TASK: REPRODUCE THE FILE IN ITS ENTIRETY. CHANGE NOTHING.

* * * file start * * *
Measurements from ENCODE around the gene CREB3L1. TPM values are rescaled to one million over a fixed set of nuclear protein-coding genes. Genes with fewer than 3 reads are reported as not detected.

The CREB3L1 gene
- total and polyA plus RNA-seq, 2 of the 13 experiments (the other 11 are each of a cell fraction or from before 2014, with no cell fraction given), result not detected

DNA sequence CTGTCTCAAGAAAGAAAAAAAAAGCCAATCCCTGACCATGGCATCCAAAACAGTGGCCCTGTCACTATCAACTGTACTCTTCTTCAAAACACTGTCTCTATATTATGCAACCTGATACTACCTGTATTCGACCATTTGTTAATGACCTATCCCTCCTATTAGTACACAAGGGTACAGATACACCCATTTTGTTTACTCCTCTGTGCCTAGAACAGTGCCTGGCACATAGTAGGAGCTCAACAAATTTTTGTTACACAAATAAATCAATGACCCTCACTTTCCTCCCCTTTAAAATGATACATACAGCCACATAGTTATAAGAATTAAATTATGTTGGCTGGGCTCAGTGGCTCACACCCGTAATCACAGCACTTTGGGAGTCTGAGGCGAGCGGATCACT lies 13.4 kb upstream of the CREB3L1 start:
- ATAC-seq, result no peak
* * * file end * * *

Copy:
Measurements from ENCODE around the gene CREB3L1. TPM values are rescaled to one million over a fixed set of nuclear protein-coding genes. Genes with fewer than 3 reads are reported as not detected.

The CREB3L1 gene
- total and polyA plus RNA-seq, 2 of the 13 experiments (the other 11 are each of a cell fraction or from before 2014, with no cell fraction given), result not detected

DNA sequence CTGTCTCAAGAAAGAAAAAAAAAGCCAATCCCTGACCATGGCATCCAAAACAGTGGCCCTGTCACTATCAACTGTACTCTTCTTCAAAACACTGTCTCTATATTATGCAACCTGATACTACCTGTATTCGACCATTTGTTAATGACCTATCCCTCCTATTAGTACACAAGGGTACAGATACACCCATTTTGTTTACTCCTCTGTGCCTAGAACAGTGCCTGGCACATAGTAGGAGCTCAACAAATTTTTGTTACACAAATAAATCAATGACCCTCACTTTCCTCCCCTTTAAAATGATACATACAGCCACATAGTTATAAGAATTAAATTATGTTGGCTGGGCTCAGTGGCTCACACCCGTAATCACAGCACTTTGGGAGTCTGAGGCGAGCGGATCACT lies 13.4 kb upstream of the CREB3L1 start:
- ATAC-seq, result no peak